People are more assiduously following coronavirus countermeasures, such as wearing masks and social distancing, but adherence isn't climbing fast enough to stem the novel coronavirus' spread, according to new research.
According to research from the Understanding Coronavirus in America Study conducted by the USC Dornsife Center for Economic and Social Research (CESR), 83% of Americans say wearing a mask is an effective way to prevent infection from the novel coronavirus, yet their mask-wearing seems inconsistent.
For example, two-thirds of the 6,078 study participants said they had been within less than six feet of people outside of their household in early December, but just about half said they mostly or always wore a mask during their visit.
Similarly, of the 40% who said they visited someone else's house in early December, just 21% said they wore a mask most or all of the time they were there. And while just 14% of participants said they gathered in groups of at least 10 people, only 47% said they wore a mask most or all of the time they were together in the group.
Meanwhile, research from the Covid States Project, a 50-state survey of about 20,000 people that has been regularly occurring since the spring of 2020, found that between December 2020 and January, adherence to certain coronavirus countermeasures continued to rise.
For example, the researchers found that, among the 25,640 participants in the latest round of the survey, mask-wearing hit an all-time high of around 80%, and rates of people saying they went to work, the gym, a restaurant, or spent time in a crowded place with people outside of their household declined.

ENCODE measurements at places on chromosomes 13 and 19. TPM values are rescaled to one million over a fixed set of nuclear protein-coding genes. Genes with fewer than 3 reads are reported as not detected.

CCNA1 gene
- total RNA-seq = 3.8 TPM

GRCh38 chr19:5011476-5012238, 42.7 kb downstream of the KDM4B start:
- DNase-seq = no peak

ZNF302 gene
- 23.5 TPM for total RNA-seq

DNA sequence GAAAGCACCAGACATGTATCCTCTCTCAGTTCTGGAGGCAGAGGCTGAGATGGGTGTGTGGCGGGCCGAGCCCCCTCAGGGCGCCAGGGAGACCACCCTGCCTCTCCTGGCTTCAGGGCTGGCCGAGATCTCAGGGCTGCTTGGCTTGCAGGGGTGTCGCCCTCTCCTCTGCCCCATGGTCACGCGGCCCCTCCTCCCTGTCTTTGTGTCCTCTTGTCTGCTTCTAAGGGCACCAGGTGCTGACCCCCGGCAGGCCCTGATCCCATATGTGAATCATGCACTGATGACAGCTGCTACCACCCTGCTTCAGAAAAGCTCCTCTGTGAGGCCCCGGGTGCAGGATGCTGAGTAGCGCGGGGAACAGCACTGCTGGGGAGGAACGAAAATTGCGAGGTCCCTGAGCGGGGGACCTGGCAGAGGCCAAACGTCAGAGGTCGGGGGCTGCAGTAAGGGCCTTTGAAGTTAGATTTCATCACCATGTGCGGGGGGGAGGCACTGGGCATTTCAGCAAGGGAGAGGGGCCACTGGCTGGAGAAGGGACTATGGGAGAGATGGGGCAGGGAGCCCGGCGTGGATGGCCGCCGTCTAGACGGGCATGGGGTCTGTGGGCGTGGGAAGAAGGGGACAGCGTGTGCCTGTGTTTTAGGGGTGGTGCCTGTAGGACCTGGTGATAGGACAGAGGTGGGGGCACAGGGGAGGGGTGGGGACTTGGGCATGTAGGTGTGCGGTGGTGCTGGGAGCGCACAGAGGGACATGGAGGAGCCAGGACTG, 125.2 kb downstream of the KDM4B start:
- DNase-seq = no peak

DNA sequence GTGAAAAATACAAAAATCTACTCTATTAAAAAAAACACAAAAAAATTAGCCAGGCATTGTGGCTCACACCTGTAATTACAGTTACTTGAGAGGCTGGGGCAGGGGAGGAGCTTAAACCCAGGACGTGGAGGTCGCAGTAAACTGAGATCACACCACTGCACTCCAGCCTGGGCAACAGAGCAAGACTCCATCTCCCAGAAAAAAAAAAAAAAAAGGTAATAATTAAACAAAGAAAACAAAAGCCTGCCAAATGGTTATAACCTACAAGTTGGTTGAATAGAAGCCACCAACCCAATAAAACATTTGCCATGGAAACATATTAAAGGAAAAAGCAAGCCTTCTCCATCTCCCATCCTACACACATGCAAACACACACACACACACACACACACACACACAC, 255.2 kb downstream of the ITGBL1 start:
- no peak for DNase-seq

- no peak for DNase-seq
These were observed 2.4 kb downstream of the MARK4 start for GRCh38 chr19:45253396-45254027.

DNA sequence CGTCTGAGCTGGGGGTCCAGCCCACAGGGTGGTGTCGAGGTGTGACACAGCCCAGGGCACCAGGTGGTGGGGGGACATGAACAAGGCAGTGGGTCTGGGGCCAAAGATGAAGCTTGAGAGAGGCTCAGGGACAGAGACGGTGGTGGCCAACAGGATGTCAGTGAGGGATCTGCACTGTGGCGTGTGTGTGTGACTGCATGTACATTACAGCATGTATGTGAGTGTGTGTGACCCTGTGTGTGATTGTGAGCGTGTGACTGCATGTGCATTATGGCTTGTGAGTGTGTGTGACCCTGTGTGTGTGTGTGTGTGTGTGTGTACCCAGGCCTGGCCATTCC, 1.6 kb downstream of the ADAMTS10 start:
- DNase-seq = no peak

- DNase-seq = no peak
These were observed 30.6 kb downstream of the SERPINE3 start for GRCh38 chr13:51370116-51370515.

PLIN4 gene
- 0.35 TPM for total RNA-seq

However, researchers found that adherence to other coronavirus countermeasures remained less common than they were in the spring, including frequent hand-washing. Below is a map of public health guidance compliance based on the data collected between December 2020 and January.
Experts said some of the findings were encouraging, such as increases in mask-wearing and declines in large group gatherings, but rates weren't where they need to be.
"It's good news-bad news," said David Lazer, from Northeastern University, who's helping run the Covid States Project. "The good news is we've improved a lot in terms of mask-wearing and social distancing. The bad news is, to bend the curve they really need to be much better."
Arie Kapteyn, director of CESR, said the findings of their study "indicate a need to redouble efforts to convey consistent messages about the overall importance of wearing masks, but more than that, where and when to wear them. Too many seem to lack a clear understanding of the risks posed by friends and family outside their immediate households."
Saskia Popescu, an epidemiologist at the University of Arizona, said the number of people the Covid States Project found were spending time indoors with people outside their immediate household "was a bit startling."
Separately, Thomas Frieden, a former CDC director, said the findings show Americans need to step up their efforts to contain the spread of the novel coronavirus. "We have uncontrolled spread of Covid in most of the country, and there is a reasonably high likelihood that the new, more infectious strain from the United Kingdom or other highly infectious strains may gain a foothold here and make a really bad situation even worse," Frieden said.
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